Abdulmalik, a 13-year-old boy from Yemen’s capital city Sana’a, started chewing khat leaves at the age of seven. “My father would pass me small handfuls at weddings,” he told The Media Line. “But I didn’t start chewing every day until I turned 12 and started to work. Khat gives me energy for work.”
It has been suggested that the purpose of a college education is to ease the transition into adulthood. After several decades teaching college-age students, I would agree, only substituting delay and prevent for ease.
Iran said on Tuesday it had successfully tested medium-range missiles capable of hitting Israel in response to threats of military action against the country, Iranian media reported, the latest move in a war of nerves with the West.
Iran announced missile tests on Sunday and threatened to wipe Israel "off the face of the earth" if the Jewish state attacked it, brandishing some of its starkest threats on the day Europe began enforcing an oil embargo and harsh new sanctions.
Israel has responded to the failure of the latest nuclear talks between world powers and Iran with a familiar refrain: sanctions must be ramped up while the clock ticks down toward possible military action.
The U.S. House of Representatives voted down a Democratic procedural motion to the energy appropriations bill that would have provided additional funds for U.S.-Israel energy cooperation programs.
New satellite images show possible recent nuclear activity at the Parchin facility in Iran as well as attempts to hide evidence of past activity.
New satellite imagery analyzed by a U.S. security think tank shows that Iran may be clearing nuclear evidence from a building at a military site.
Nuclear negotiations between Iran and world powers will be held this week in Istanbul, European Union foreign policy chief Catherine Ashton announced.
The Massachusetts Pension Reserves Investment Management board announced that it divested all holdings in companies tied to Iran’s energy industry.
The U.S. Congress maintained funding for a cooperative agreement with Israel that develops energy alternatives.
The metaphors abound. To Rabbi Rick Jacobs, the next president of the Union for Reform Judaism, it’s a gas station. To Rabbi Eric Yoffie, the outgoing president, it’s an anchor. To Stephen Sacks, the incoming chairman of Reform’s board, it’s a supermarket.
Temple Sinai of Glendale is about to begin installing a solar energy system in an effort to go green. The 30-kilowatt rooftop solar panels will be unveiled at an induction ceremony at Temple Sinai on Dec. 11 at 10 a.m.
And on the fifth day, I learned how not to compost. It was a sunny mid-November morning when I found out that potato peels, celery tops and other vegetable pieces — in other words, most of the 7 pounds of organic matter I had been saving in my refrigerator’s crisper drawer for the past four days — were, in fact, still food.
Israel is poised to be a leader in developing solar energy and other renewable energy sources, a leader in the energy arena said while visiting the Jewish state.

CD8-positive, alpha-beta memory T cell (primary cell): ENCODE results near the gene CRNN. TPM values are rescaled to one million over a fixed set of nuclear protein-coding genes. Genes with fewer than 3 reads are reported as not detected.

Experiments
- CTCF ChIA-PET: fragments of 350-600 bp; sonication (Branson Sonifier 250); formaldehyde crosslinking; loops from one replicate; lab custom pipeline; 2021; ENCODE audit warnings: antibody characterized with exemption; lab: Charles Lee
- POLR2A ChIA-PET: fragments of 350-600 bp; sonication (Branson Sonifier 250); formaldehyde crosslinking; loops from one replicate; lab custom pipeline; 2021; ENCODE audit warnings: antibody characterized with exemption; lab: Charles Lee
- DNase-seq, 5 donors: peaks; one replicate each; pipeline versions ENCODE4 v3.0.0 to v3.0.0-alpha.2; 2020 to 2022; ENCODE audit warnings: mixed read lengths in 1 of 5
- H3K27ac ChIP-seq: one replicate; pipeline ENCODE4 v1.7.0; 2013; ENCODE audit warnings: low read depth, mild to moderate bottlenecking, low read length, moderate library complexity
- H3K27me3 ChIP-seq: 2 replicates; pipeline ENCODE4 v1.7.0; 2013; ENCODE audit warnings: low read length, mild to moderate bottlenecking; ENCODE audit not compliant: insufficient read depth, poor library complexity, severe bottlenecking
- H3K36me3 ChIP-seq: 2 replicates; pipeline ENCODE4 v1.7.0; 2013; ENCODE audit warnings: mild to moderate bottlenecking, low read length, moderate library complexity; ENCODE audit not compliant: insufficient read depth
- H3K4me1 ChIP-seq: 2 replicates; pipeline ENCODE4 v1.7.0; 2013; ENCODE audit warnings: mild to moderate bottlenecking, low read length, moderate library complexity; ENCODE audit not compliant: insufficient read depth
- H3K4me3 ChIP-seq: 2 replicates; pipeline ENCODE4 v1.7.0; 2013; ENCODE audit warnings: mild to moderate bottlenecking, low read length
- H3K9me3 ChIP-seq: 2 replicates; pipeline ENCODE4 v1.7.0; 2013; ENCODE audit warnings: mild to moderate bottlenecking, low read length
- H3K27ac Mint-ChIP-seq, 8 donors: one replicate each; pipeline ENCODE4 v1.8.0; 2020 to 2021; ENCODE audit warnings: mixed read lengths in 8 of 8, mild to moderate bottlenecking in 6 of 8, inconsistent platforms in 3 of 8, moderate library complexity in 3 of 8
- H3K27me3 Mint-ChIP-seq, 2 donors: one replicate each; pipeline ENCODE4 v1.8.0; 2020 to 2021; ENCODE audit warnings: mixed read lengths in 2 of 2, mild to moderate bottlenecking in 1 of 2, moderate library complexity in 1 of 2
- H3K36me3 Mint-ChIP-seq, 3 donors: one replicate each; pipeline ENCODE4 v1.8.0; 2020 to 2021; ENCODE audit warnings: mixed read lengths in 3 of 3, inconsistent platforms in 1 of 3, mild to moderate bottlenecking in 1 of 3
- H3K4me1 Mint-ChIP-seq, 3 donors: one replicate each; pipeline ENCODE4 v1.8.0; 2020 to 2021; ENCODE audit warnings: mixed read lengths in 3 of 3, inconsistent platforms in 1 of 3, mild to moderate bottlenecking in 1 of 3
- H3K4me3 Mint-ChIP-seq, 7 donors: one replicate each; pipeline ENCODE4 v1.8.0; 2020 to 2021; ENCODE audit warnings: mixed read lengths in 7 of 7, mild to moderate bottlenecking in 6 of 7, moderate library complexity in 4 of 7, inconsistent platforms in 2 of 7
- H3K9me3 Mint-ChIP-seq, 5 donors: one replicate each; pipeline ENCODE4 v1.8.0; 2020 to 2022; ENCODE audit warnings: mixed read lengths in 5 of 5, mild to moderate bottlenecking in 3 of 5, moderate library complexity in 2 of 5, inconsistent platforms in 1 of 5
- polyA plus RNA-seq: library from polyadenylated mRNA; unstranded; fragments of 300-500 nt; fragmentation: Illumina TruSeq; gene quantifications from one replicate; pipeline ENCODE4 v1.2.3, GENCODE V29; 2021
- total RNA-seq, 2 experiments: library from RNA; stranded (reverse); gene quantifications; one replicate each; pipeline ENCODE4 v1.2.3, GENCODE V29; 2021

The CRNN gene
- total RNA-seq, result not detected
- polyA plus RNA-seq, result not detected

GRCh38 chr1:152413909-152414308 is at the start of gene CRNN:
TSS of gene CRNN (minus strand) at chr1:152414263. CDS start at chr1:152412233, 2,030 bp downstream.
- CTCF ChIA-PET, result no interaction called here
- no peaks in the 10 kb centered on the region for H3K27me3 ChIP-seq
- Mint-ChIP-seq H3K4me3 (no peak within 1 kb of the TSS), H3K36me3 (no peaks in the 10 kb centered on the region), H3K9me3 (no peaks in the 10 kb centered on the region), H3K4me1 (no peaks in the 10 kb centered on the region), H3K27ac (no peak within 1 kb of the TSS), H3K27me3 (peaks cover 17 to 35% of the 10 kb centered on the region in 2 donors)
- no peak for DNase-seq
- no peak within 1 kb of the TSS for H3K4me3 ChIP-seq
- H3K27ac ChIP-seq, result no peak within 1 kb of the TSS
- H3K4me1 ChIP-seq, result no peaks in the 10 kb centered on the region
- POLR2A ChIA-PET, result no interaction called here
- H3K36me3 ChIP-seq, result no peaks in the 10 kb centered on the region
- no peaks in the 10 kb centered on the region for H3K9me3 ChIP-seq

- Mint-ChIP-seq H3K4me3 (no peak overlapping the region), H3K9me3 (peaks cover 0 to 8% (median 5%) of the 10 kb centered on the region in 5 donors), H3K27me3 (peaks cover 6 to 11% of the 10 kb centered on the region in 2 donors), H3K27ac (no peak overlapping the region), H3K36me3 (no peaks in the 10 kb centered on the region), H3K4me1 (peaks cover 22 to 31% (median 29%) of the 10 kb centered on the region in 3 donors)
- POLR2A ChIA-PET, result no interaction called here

As chair of the powerful House Energy and Commerce Committee, Waxman is poised to play a leading role in putting the Obama agenda into law, particularly in health care and in pushing the auto industry into manufacturing energy-efficient and minimally polluting cars.
" . . . It is troubling that some Orthodox rabbis have joined with the Christian right to eliminate same-sex civil marriage. Banning same-sex civil marriage is about as relevant to Orthodox Judaism as banning the sale of shellfish . . . "
Spurred by skyrocketing oil prices and growing interest in energy alternatives, a wave of new companies and investors are scouting out new clean technologies in Israel.
Experts are saying that talk of an Israeli strike on Iran is a key part of what's unsettling already volatile oil markets.
Industry observers say more aggressive government policies, such as underwriting renewable energy initiatives and granting more land for power plants, are needed to bolster the development of alternative energy.
...I noticed that my hosts were talking about something called the third ear. It sounded like worn-out hippie schmaltz - this notion of tapping into our "third ear energy" to bring more harmony into our lives, and to the world.
And yet despite these avocations, the 40-something Kenneth Klee said he felt there was something missing in his life. He's now studying for his smicha, or ordination, as a rabbi, which he intends to compliment his sideline as a spiritual counselor.
Depression is a word that has been cheapened. We forget that it is a diagnosis for a bona fide disease. It becomes a catch phrase for the weighty feelings we experience as we come to terms with life's challenges and honor the process of change.
Next month, California voters will take sides in what has been an epic battle over Proposition 87, called the Clean Energy Alternative Act.
Under the proposed U.S.-Israel Energy Cooperation Act, scientists and engineers from both countries would focus on research, development and commercial use of renewable energy from solar, wind, hydrogen and biofuel sources.